eguntry, though the town's do not stand further on is another river, over wbich i at all thick. I am now going to cimer
a mu PART II.] Winchester Cathedral.-Monument of Bp. Fox. 595 at Lichfield, 'having passed by Lord the Lady-Chapel and contiguous ailes Gower's bouse at Trentham, where I of dissimilar and ornamental Archimet Lord Anson's brother, and two old tecture. Of the Interior it will be maiden sisters, going to dine with him.” difficult to speak without enthusiasm.
The extensive uave, with its' rich Mr. URBAN,
vaulting, the uniform arches, the noTHI THE ready insertion you have ble West window, and the monumeots
given to communications I have of Bishops Wykham and Edington from time to time offered to the Gen on the South side, compose a view tleman's Magazine, upon various sub- impressively grand. The splendid jects of Antient Architecture which choir which succeeds, with its magnihave come under my notice; and ficent stalls, the superb altar-screen, your known partiality for these veve aod the surrounding rich architecture rable works of our ailcestors; are of Bp. Fox's æra ; and the Lady-Chaforcible inducemeuts towards a con
pel, with the sinaller Chapels at the Linuation of a Correspondence, which, sides, inclosed and lined with the richwbile it renders of some use a collec. est carved oak screens and ornaments, tion of Original Remarks made in unite to number Winchester Cathe. actual visits to the Towns and Abbeys dral among those which are distindescribed, may, perhaps, be interest- guished for the magnificence of their ing to many of your Readers, to whom dimensions, and the variety and beauty such a study may afford delight, but of their Architecture. who may not have had opportunities The sumptuous Monumental Cha. of viewing their grand originals. pel of the benevolent and amiable Inow offer some account of the mo.
Prelate Bishop Fox, who lived in the duments of Bp. Fox, Cardinal Beau- reign of Henry VII. joins the back of fort, and William Waynfete, in the Ca. the high altar-screen, exteoding Bastthedral of Winchester*; first observe ward, and shewing its beautiful elejog,thatthesacred building encompass. vation towards the South aile of the ing these stupendous and beautiful Choir.
Four equal divisions comsepulchres of ihe great and good is, puse the front, whose 'elegance correfor many reasons, too obvious to be sponds will the ornaments which enhere repealed, one of the most inter- rich them. These divisions are forniesting in England. No Church con ed by octagonal turrets risiog from tains so many eiegant memorials of the pavement, and exceeding the Prelates who were distinguished in height of the parapet, wbere they are their life-time, by their virtues, their larger and more decorated. Betweea piety, and their worth ; none are to these, and rising from the cornice bebe found more magnificent, perfect, low the parapet, are smaller,.but or of superior sculpture; and bot similar-shaped turrets, each supportfew can exhibit more variety of ing a Pelicav, the favourite device of Architecture, from the grand and the Prelate. To height there are two massy works of Saxon boilders, to divisions; the lower, forming the almost the latest use of the Pointed baseinent, consists of a series of dishes arch. The exierior of this Cathedral and compartments of it is far from striking, in any direction : gant design and exquisite it has no prominent feature to arrest ship; and an arched recess, coptaining notice; no lofty tower or spacious a sculptured effigies of an emaciated front; no elaborate enrichment; and figure in a winding sheet. but few Jarge turrets or pinnacles to divisions are principally filled with predominate over its immeuse length: large arches, which are subdivided yet each portion has its peculiar in- into two compartments, having eleterest. The low tower contains hand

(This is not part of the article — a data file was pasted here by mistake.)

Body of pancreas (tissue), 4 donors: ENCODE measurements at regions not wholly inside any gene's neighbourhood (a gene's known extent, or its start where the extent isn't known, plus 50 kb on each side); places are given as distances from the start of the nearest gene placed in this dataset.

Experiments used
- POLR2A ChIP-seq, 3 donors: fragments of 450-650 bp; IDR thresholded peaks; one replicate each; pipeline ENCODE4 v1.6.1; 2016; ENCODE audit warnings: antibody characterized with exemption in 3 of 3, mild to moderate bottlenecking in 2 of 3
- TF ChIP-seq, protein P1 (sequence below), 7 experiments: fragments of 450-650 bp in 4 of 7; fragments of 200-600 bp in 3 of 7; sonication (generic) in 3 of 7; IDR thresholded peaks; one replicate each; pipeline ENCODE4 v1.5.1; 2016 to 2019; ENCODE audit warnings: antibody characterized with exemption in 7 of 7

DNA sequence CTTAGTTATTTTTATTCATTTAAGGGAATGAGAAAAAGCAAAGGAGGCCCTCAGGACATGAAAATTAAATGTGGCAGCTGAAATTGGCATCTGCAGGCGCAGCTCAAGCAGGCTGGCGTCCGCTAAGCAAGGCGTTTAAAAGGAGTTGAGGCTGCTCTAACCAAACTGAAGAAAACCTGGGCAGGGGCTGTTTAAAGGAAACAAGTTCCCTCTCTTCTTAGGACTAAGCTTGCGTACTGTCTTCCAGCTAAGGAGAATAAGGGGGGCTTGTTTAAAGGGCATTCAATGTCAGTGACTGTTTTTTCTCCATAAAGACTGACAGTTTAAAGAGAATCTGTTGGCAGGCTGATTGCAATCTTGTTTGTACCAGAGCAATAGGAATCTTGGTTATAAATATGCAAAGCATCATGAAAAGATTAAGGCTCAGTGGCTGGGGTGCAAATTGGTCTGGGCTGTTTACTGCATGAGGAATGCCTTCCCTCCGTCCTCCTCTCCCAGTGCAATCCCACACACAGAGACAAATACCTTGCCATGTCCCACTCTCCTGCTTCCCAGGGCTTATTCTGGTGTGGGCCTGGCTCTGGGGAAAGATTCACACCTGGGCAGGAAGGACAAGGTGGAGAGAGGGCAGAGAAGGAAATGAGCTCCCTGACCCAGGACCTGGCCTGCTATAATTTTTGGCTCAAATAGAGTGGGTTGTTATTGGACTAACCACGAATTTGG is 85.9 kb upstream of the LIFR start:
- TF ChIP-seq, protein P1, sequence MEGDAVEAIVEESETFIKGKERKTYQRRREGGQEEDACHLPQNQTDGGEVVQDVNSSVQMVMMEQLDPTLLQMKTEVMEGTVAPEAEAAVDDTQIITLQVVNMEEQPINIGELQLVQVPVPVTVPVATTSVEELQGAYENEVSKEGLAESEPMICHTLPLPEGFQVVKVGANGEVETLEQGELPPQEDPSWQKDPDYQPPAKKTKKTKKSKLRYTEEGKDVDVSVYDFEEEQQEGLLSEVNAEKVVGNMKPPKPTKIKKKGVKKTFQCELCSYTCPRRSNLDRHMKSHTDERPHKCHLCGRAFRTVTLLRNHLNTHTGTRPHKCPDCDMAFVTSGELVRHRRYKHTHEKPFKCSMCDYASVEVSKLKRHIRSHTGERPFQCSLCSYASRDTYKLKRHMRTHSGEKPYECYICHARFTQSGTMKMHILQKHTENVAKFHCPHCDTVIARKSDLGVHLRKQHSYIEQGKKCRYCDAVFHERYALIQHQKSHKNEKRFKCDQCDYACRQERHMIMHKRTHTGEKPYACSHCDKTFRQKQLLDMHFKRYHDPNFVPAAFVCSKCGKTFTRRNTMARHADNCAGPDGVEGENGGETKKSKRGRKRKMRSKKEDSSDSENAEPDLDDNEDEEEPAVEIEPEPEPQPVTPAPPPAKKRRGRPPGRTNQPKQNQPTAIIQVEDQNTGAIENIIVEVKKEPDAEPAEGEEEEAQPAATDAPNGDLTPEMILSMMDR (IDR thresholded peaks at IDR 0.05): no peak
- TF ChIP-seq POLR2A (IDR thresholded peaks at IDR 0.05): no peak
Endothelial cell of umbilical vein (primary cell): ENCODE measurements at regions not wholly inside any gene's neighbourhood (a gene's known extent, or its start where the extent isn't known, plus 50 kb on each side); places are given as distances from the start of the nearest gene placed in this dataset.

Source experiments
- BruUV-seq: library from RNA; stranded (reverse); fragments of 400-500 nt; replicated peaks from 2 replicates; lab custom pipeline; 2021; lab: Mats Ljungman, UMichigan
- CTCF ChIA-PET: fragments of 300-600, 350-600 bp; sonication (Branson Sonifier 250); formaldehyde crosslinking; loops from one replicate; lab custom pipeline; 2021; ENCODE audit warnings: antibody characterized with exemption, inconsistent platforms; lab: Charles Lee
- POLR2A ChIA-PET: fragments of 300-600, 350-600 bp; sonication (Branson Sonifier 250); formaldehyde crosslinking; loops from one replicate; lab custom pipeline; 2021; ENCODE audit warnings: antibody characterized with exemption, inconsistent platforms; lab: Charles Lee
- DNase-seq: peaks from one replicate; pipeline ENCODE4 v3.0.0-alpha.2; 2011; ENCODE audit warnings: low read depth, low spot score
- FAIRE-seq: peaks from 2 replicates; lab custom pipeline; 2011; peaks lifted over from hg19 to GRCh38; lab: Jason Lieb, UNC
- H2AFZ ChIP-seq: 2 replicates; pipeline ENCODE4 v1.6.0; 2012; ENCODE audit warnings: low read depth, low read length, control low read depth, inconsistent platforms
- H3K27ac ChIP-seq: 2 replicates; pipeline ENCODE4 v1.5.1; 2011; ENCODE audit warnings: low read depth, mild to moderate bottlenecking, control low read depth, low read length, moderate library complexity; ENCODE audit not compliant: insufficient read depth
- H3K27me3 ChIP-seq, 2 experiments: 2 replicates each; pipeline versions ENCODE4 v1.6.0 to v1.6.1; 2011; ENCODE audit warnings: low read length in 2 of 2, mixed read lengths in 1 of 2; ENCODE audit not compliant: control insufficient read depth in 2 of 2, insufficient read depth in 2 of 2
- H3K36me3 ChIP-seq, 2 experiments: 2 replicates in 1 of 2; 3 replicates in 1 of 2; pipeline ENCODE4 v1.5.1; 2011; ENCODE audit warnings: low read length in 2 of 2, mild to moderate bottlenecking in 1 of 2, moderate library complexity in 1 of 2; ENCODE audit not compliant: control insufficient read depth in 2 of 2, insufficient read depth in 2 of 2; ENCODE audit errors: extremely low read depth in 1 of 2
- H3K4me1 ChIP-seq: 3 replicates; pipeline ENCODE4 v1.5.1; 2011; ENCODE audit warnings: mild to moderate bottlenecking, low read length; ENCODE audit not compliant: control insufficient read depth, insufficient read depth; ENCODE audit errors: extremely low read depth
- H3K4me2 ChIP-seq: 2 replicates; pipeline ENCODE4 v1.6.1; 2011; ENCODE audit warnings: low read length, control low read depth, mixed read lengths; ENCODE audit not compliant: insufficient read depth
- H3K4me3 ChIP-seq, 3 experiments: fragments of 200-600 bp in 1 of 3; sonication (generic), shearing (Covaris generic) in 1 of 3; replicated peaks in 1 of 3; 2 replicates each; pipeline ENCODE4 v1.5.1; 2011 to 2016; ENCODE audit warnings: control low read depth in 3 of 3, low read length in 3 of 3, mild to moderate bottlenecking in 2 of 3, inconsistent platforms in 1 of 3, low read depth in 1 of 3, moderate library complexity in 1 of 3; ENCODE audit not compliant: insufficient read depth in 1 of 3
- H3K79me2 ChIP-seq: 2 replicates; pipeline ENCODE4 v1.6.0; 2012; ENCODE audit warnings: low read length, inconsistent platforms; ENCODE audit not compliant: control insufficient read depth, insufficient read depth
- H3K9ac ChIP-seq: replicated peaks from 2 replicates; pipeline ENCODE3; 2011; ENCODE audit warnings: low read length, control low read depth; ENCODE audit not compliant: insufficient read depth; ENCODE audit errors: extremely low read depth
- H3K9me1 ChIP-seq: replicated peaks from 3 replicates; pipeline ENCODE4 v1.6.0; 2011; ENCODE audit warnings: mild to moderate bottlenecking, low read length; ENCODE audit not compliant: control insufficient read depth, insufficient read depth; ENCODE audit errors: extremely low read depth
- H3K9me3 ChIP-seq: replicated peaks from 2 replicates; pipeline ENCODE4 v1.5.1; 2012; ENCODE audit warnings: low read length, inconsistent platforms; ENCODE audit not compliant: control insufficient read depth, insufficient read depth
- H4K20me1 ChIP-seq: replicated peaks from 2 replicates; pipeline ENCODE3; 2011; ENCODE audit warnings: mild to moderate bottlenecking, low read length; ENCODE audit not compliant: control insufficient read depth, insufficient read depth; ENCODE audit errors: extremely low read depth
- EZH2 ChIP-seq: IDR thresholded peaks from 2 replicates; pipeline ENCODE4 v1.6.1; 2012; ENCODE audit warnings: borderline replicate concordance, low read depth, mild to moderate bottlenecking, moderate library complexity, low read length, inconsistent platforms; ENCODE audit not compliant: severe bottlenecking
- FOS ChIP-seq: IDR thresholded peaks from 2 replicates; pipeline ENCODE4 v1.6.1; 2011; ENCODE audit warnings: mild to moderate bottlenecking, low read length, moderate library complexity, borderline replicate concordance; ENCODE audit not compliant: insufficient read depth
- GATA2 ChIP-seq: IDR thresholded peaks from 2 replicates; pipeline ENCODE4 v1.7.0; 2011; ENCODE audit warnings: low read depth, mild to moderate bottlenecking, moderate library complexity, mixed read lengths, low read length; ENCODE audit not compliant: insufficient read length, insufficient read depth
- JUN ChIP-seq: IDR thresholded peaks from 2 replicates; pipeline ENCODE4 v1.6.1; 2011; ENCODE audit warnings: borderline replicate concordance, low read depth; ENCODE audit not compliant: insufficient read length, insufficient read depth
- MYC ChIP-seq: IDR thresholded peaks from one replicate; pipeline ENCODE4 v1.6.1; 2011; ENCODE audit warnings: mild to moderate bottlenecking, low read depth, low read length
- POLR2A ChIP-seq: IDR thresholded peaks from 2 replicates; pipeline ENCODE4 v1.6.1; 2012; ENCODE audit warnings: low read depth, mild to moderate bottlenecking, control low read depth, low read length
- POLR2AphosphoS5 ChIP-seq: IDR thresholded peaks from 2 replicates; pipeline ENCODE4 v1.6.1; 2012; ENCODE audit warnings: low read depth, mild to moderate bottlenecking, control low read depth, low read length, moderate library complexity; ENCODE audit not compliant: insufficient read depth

gant ogée canopies. These are again some Saxon windows, and is one of divided, and their height also, by the finest specimens of masonry in transoms. The surmounting corvice, the Country; the nave is very long, parapet, &c. are verysielegant and baving noble windows and buttresses have a beautifully designed and sculpthe West front is finely, but not richly tured row of entwined vine-leaves, ornamented; the choir elegant; and tendrils, and fruit; tive whole 'underThese three beautiful Monuments
cut with the initials H. W. in one are engraved in the third Volume of part. The parapet terininates' with “ Vetusta Monumenta," with descrip